Next: dough dough dough! First roll into balls, then flatten with the palm of your hand. Then roll, until we reach the right thinness. This took a lot of arm strength, but only because we each prepared about twenty dumplings.
And now you will witness my attempts at finesse. The hardest part of the process is clearly the folding, which requires a delicate touch. I tried hard, but only a few came out with an appearance I could be proud of. You can see below the range of my success.
And then, voila! Pan fried or boiled, these dumplings came out just like I wanted! Although I can’t argue that I’m a professional, I bet I could make these at home if I had the patience. A good lesson to keep in my back pocket.
For more information, please visit http://www.blacksesamekitchen.com
When visiting Beijing, I recommend booking some tours. The city is too sprawling to navigate without some help, and the overwhelming stimuli of the modernized financial district make it all too easy to miss the city’s hidden gems. On the search for more manageable corners of the city that I’d be able to familiarize myself with, I signed up for the Hutong Culinary Market Tour. For only about $15, I spent two hours learning all the local Chinese veggies, tasting fried street food, and meandering a smelly and crowded Beijing morning market.
Here are some photos of the market’s greenery. I clearly focused my camera on the scalliony/leeky looking items, because I was hungry and those are my favorites. Another important highlight was seeing the sesame oil machine as it crushed the sesames and separated paste from oil. It made everything feel fresh, even with the overwhelming stench of dead rabbits and fish balls.
For more information, or if you’re visiting Beijing and want to join the Huton Market Tour, please visit http://thehutong.com/blog/events/?event_id=77835
When a friend owes you money, there’s always a chance that you will end up spending the money on something stupid. Getting money back weeks or months after spending it, makes the money feel like a gift, instead of the reimbursement it is. Knowing me, the $110 that Eric owed me would most likely have gone towards nail polish from Duane Reade. Hence- the plan was born: Eric would pay me back in dinner, a much more worthwhile use of payback. He proposed the $120 tasting menu from Craft, and I could not object. There’s no such thing as a free lunch, but in this plan I was offered a $10 dinner. I have great friends.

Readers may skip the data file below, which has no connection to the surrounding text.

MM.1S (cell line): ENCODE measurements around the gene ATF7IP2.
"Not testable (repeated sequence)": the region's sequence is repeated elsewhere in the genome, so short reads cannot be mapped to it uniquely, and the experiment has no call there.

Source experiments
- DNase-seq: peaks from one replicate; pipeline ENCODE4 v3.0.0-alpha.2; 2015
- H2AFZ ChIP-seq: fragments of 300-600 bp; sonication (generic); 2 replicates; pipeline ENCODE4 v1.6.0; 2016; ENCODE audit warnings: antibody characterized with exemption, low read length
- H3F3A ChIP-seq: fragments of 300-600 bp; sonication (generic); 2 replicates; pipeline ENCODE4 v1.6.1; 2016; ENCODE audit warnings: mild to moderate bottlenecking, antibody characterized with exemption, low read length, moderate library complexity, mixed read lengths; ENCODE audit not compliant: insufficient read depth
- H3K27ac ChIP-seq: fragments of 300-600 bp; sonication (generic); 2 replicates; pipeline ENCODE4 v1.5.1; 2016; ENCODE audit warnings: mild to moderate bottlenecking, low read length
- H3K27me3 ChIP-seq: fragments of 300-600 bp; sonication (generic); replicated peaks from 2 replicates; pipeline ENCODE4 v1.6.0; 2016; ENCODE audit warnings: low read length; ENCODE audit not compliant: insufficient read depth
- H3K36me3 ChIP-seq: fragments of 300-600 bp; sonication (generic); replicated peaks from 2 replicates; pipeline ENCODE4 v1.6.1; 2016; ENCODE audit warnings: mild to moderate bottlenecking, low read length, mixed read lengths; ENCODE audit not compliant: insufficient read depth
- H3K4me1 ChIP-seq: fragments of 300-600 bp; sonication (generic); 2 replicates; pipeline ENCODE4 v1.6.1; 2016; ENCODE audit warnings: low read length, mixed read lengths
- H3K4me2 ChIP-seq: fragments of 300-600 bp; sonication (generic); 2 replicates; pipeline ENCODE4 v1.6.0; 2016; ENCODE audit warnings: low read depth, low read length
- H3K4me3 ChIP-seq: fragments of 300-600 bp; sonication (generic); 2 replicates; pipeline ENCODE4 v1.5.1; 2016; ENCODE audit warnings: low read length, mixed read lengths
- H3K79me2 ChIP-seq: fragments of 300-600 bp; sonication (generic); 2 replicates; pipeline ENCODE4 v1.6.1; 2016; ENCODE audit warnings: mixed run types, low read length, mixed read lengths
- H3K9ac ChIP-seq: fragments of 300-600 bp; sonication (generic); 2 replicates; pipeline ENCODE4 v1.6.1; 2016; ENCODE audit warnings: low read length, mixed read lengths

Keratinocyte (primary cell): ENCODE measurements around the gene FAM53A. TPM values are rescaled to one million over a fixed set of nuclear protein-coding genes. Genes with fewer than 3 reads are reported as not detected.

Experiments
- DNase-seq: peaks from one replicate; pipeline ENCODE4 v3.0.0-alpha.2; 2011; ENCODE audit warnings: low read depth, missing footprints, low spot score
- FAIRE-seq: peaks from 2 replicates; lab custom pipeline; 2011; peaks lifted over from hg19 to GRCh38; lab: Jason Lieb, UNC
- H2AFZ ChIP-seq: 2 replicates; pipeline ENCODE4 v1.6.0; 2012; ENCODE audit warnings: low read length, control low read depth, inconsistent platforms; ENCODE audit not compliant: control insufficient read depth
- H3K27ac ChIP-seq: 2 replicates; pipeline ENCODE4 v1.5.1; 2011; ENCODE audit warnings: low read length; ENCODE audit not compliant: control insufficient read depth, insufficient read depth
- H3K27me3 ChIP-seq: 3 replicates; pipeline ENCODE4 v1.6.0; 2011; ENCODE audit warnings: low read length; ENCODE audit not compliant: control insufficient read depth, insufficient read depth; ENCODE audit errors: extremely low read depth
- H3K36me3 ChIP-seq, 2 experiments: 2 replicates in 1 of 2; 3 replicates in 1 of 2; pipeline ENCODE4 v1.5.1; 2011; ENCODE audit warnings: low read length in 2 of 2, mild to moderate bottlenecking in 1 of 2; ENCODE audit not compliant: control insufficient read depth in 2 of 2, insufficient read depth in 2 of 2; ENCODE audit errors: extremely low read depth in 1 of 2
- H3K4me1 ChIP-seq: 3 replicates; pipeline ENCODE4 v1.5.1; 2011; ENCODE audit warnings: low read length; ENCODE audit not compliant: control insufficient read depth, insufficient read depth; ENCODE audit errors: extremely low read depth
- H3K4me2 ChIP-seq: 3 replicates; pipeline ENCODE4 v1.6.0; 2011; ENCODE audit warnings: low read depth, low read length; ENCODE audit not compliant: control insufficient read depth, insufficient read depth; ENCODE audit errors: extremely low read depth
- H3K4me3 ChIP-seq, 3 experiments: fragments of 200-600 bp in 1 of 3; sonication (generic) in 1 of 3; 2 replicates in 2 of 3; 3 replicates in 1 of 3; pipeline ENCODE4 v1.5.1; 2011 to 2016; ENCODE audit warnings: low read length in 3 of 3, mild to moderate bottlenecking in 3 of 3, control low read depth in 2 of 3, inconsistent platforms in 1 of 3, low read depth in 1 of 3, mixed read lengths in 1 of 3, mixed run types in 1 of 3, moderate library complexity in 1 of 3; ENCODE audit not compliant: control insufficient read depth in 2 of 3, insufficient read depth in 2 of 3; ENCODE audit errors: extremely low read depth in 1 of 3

Craft was Eric’s first experience with the fine dining tasting menu. My first experience was at Jean Georges, and since then I’ve crossed a few memorable landmarks off my list. But despite my accumulating familiarity with fine dining, I still find the real pleasure of gourmet experiences in their rarity. With Eric’s excitement in tow, that “special occasion feeling” was certainly pronounced, making Craft all the more memorable.
We began with Hamachi, as Craft’s version of the token seafood carpaccio starter. This particular hamachi dish succeeded because of the high quality of the fish– that melt in your mouth rawness– and because of the creativity of Colicchio’s vision for this plate. There was a seamless blending of airy citrus and earthy mushroom atop the hamachi, and I applaud Colicchio for imagining these flavors together.